To better understand the correlations found in the current study and examine how they persist or evolve as children age, Iwinski and her co-authors are planning a follow-up study with the same families and their children, who are now 5-6 years old.

To read entire article as orginally published, go toPoor diet, household chaos may impair young children’s cognitive skills | Illinois

With significant federal investments, strong state leadership, and support, Illinois is continuing the Child Care Restoration Grants through a CCRG Extension Round 6.

CCRG Extension Round 6 grants will cover expenses from July, August, September, October, November, and December 2022.

Applications opened yesterday, Monday, July 25, 2022, and will close Friday, August 19, 2022.

  • Programs found eligible will be paid 30% of the full monthly grant amount.
  • The 6 month grant payment will be made in one check. Checks will begin mailing in October.
  • Grant funding is based off a program’s licensed capacity on June 1, 2022.
  • Programs must have completed and accepted monthly reporting for all previous funded months to be found eligible for CCRG Extension (Round 6) funding.
  • Programs must be open and caring for children by August 19, 2022, to apply.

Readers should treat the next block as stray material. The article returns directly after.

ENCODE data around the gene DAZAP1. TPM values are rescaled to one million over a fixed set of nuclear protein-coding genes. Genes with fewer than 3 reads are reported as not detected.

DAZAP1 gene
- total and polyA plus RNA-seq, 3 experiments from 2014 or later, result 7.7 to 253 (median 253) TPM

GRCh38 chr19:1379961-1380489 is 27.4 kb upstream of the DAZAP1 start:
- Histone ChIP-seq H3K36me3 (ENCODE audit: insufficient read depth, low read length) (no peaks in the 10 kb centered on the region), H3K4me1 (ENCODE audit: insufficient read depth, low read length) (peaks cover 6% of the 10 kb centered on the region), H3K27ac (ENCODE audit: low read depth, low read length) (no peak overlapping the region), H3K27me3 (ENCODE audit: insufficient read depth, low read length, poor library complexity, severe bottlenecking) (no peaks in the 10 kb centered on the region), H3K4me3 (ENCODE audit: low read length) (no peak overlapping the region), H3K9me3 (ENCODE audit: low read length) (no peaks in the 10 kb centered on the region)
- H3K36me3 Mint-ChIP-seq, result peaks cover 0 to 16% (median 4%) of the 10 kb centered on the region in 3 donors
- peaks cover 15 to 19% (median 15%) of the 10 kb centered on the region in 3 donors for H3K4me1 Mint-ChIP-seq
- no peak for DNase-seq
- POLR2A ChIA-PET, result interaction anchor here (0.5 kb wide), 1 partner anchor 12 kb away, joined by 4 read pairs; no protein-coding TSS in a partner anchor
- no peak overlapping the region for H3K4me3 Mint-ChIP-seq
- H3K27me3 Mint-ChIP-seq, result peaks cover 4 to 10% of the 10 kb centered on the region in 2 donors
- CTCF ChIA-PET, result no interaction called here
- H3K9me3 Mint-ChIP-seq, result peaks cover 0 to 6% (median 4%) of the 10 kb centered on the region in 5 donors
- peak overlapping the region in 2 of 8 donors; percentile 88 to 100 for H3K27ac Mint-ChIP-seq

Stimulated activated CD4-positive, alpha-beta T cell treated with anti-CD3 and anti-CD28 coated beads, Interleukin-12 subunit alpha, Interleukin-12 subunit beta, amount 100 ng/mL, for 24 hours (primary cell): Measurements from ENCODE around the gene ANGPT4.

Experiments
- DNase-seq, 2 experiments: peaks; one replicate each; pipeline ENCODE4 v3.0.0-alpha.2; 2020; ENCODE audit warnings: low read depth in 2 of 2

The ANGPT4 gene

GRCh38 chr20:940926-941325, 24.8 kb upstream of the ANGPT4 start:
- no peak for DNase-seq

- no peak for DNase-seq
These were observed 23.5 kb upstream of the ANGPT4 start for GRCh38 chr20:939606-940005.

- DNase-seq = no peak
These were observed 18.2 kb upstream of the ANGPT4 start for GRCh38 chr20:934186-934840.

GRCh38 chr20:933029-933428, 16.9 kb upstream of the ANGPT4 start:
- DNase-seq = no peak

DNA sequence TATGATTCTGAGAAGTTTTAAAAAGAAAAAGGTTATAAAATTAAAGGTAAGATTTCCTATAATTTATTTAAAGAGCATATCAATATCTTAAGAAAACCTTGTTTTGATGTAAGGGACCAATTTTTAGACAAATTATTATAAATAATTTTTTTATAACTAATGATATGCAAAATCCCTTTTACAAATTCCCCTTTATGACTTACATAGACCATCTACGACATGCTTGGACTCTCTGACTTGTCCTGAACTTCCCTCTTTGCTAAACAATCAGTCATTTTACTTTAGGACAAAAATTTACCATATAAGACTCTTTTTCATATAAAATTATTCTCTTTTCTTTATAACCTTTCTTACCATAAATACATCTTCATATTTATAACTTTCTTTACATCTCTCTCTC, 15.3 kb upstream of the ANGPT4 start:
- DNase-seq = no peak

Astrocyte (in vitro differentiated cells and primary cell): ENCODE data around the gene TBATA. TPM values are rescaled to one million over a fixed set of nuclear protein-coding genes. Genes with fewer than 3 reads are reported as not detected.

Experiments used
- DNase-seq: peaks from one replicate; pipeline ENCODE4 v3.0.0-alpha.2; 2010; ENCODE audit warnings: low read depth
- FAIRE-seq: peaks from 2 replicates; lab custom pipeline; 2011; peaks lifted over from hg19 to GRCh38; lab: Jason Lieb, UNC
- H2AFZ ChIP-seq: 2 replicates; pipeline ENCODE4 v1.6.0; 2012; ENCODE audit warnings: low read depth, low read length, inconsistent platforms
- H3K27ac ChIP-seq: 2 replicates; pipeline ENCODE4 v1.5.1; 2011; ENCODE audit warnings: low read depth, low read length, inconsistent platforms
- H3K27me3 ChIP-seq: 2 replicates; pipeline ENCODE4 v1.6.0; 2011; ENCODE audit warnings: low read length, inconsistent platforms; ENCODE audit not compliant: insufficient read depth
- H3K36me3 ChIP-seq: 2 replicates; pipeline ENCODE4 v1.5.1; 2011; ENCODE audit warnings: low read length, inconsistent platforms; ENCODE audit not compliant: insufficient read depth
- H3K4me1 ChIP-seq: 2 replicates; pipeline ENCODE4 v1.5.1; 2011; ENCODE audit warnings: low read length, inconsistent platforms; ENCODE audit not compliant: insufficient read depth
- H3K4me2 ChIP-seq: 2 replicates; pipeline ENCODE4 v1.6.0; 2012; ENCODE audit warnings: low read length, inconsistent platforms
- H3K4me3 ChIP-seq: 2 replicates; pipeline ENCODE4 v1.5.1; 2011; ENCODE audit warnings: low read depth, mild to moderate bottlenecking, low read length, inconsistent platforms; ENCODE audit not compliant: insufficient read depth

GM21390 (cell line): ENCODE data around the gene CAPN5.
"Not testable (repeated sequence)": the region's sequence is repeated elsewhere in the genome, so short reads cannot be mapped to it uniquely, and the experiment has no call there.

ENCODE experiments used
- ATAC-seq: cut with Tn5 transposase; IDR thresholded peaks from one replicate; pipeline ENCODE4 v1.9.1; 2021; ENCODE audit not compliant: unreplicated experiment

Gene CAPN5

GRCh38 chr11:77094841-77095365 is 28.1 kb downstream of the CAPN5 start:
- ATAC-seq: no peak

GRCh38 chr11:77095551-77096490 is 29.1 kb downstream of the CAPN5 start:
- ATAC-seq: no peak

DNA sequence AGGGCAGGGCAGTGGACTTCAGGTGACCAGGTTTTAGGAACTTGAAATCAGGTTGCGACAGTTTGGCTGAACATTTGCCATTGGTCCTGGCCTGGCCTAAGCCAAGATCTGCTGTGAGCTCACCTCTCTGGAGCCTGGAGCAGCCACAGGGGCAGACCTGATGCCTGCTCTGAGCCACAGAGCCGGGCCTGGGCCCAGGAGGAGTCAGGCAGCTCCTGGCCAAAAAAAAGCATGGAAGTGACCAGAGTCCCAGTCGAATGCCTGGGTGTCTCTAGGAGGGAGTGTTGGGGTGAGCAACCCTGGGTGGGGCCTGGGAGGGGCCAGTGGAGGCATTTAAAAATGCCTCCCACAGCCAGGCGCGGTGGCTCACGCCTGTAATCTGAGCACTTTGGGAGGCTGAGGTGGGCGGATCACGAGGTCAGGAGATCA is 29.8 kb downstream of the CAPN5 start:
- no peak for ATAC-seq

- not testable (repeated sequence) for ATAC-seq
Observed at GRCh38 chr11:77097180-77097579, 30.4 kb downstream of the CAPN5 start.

• Programs cannot overlap CCRG and SGCC grant funds. If you received an SGCC grant for any of the months listed above, you are NOT eligible and should not apply for the CCRG Extension Round 6.
  • Programs must complete and upload the CCRG Round 6 Attestation.

For more information about applying or renewing your CCRG visit…/restoration-grants


Attention Illinois Child Care Professionals and Parents!

Governor Pritzker announced that the Child Care Assistance Program (CCAP) would be Lowering copays to $1 for CCAP-eligible families with a parent or guardian working in child care effective July 1, 2022.

To request the copay reduction, parents who work in any position for a licensed or license-exempt child care center or home should request that their copayment be reduced in writing with their signature by email, mail, or walk into your local Child Care Resource & Referral (CCR&R) or Site Administered Provider. There is no required form to make this request. CCAP staff will review and process all requests in the order received and an updated approval letter will be generated for both the client and child care provider.

Copayment changes will be effective the month following re-assessment.


For on-line training opportunities, remember the Gateways i-learning website is always available at: Gateways i-learning System ( These trainings are Gateways Registry-approved and cover a variety of child development and early childhood education topics. Trainings automatically appear on your Gateways Registry Professional Development Record (PDR), and they are FREE. Be sure to have your Gateways Registry online username and password to login.

Below is a listing of other free or low-cost on-line training opportunities that are available to all child care providers:

Please contact Jenny Garinger if you have any training questions or if you know of any other helpful online trainings at 217-333-7816 or